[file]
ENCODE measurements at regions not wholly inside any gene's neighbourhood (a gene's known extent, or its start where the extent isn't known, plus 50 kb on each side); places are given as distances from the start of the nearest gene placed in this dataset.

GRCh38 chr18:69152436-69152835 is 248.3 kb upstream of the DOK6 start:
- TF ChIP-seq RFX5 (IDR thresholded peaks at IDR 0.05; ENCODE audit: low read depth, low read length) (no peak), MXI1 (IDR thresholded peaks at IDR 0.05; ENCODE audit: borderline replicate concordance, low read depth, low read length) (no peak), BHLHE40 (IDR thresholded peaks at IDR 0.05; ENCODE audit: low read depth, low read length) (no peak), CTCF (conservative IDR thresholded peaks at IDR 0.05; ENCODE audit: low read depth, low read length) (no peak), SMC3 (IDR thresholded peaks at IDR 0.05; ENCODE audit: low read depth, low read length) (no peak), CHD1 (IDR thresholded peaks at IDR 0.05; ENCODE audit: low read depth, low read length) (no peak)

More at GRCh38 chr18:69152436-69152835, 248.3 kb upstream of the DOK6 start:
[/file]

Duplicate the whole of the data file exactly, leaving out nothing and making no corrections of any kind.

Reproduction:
ENCODE measurements at regions not wholly inside any gene's neighbourhood (a gene's known extent, or its start where the extent isn't known, plus 50 kb on each side); places are given as distances from the start of the nearest gene placed in this dataset.

GRCh38 chr18:69152436-69152835 is 248.3 kb upstream of the DOK6 start:
- TF ChIP-seq RFX5 (IDR thresholded peaks at IDR 0.05; ENCODE audit: low read depth, low read length) (no peak), MXI1 (IDR thresholded peaks at IDR 0.05; ENCODE audit: borderline replicate concordance, low read depth, low read length) (no peak), BHLHE40 (IDR thresholded peaks at IDR 0.05; ENCODE audit: low read depth, low read length) (no peak), CTCF (conservative IDR thresholded peaks at IDR 0.05; ENCODE audit: low read depth, low read length) (no peak), SMC3 (IDR thresholded peaks at IDR 0.05; ENCODE audit: low read depth, low read length) (no peak), CHD1 (IDR thresholded peaks at IDR 0.05; ENCODE audit: low read depth, low read length) (no peak)

More at GRCh38 chr18:69152436-69152835, 248.3 kb upstream of the DOK6 start: